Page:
Free over-the-air television is one of technology’s best-kept secrets. Well, it’s not really a secret, considering it’s been around for decades – possibly longer than you’ve walked this earth. But the point remains the same. In a world where subscription fatigue is a very real thing, the ability to watch the most basic of live TV – the old broadcast networks – for a relatively low-cost, one-time price is really attractive.
One of the major players in that field is Tablo, which significantly revamped and simplified its lineup of over-the-air (OTA) DVRs in 2023. You no longer need to supply your own hard drive to record anything. You will no longer be forced to pay for more Live Guide data. And Tableau’s updated software is much better. Be sure to read our full fourth-generation Tablo review, but the bottom line is that it’s a very good device, with almost all the bells and whistles you could want at this point.
We can help you get the most of your Tableau experience with some useful tips and tricks to get you started.
It’s all about the antenna
Everything related to over-the-air TV starts with your antenna. This is who gets all the free television. And so if your antenna is not done properly, everything that follows will be affected. That’s why it’s worth taking a little extra time (and maybe even spending a little more money than before) to get this part right.
We have a full explainer on over-the-air antennas, so we’ll just hit broad strokes here. Your antenna must be able to see or receive radio waves flying through the air. This means it should point in the proper direction, and not be obstructed by things like mountains or trees or buildings.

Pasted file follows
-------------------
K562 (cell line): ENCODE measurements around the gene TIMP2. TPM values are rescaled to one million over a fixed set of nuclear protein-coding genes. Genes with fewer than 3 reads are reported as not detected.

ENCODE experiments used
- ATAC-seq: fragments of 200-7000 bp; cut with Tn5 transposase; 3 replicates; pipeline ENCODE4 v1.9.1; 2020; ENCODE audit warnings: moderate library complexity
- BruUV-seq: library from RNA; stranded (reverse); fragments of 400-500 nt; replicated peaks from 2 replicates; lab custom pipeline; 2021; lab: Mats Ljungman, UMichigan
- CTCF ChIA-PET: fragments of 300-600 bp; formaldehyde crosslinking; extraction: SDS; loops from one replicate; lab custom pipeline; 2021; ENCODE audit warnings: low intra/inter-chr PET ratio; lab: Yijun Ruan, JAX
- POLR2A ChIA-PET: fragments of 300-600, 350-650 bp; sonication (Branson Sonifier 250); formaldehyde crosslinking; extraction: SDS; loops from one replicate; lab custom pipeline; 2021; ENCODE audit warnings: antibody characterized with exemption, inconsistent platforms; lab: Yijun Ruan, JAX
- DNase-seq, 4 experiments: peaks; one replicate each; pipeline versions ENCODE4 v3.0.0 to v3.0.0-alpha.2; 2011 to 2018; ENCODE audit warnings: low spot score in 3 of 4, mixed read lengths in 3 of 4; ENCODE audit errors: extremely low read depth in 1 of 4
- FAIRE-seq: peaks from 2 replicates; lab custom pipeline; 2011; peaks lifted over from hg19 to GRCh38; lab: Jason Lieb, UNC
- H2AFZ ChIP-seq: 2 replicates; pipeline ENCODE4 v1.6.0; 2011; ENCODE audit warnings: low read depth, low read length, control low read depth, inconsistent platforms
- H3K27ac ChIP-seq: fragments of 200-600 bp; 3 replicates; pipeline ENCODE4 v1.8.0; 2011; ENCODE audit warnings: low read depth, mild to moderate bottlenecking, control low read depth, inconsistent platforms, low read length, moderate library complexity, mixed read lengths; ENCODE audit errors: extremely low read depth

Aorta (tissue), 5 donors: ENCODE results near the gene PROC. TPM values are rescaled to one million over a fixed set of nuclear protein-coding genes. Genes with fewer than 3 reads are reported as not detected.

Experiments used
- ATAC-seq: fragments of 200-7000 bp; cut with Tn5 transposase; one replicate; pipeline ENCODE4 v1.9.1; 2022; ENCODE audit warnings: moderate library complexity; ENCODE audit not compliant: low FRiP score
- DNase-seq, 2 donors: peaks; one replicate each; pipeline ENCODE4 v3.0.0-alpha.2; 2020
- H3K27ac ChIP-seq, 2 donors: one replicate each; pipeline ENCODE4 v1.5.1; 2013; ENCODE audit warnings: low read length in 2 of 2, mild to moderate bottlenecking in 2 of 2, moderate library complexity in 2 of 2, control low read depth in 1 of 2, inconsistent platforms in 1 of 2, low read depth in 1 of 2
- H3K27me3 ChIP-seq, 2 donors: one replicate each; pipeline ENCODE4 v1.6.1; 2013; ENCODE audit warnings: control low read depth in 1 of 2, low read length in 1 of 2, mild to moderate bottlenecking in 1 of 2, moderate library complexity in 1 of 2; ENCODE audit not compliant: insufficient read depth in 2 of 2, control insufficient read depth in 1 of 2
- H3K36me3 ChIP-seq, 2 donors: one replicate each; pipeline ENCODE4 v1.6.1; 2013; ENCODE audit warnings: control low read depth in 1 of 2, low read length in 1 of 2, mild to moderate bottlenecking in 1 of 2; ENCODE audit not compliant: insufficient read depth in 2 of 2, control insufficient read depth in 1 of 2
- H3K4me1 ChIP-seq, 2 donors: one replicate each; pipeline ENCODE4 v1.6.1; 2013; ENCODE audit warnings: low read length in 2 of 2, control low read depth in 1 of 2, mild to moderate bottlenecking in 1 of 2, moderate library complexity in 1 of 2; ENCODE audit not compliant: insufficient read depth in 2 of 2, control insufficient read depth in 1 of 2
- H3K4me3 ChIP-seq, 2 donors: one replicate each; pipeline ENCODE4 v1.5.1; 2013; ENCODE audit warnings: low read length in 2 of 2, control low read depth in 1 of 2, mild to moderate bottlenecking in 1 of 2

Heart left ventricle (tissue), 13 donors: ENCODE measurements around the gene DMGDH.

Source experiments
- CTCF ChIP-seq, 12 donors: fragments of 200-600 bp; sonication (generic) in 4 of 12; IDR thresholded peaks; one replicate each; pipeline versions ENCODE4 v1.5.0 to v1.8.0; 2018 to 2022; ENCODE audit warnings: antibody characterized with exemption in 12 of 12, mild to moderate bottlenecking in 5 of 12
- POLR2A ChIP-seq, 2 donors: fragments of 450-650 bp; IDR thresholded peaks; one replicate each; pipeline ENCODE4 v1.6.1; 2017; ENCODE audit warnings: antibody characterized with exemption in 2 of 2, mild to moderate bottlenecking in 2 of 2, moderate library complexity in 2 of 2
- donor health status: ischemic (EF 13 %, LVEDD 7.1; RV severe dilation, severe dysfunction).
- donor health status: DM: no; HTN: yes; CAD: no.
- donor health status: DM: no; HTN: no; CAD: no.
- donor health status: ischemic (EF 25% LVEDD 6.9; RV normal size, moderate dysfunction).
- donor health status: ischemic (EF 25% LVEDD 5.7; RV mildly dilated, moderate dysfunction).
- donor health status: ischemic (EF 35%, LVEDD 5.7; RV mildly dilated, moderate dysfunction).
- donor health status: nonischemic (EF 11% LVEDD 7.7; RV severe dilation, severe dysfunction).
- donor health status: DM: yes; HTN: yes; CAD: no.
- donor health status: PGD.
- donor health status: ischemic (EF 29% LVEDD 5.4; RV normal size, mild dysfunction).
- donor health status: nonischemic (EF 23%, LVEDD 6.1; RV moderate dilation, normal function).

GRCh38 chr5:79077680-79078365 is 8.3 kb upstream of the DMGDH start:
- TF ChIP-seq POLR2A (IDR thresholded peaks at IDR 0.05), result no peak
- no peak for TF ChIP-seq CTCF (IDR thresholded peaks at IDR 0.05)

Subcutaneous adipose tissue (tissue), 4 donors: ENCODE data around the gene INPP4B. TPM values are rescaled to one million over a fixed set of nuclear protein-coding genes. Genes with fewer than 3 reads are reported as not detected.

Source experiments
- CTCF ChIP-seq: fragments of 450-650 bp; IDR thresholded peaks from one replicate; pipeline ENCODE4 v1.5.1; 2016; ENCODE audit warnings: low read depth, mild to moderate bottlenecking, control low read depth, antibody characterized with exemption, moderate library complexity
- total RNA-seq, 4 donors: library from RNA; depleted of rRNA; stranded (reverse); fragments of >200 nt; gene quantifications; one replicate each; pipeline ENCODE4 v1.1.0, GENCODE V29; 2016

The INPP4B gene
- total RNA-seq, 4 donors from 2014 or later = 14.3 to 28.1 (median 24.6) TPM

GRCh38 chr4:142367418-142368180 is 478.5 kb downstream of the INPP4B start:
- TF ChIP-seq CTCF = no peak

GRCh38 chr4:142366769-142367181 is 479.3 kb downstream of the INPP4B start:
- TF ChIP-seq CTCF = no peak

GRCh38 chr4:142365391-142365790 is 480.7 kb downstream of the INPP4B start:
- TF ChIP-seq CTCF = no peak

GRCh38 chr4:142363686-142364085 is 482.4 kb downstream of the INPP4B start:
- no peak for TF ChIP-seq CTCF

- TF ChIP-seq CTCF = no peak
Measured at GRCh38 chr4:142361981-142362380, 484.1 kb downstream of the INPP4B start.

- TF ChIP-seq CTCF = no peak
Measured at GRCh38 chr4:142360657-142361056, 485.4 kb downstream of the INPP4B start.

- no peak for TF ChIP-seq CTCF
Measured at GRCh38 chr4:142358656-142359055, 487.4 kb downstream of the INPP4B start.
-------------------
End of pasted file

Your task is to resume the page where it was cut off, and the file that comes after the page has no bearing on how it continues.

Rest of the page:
First, you need to determine which is the best way to point your antenna. There’s a useful tool for this available online – and Tableau even includes it in the setup process within its app. The appropriate direction will be different for everyone. For me, it’s west-northwest. So I mounted my antenna on the west-facing facade. However, you’ll need to make sure you’re able to run coax cable into the house somehow, and all of this can affect where you’re able to mount your antenna. It’s perfectly fine to plant it outside if you can.
If you can only install the antenna indoors, that’s fine. But higher is still better than not. Try to find something in the window too if you can. And being indoors makes directionality even more important.
The bottom line is that it is better to be outdoors and upstairs than indoors and downstairs. Do you know how radio towers are very high and open? Same principle.
to increase, or not
Antennas require amplifiers to ensure proper signal strength. We’re not going to get into the radio-frequency engineering part of the equation here, because it’s partly science and partly magic anyway. But one way or another, your antenna needs an amplifier.
If you already have an antenna or you’re buying a new antenna, it’ll probably come with an amplifier that you’ll need to connect to power somewhere somewhere. (Mine uses a basic micro-USB connection.)
Or if for some reason you don’t already have an amplifier, Tablo’s fourth generation devices have a 10db amplifier built in.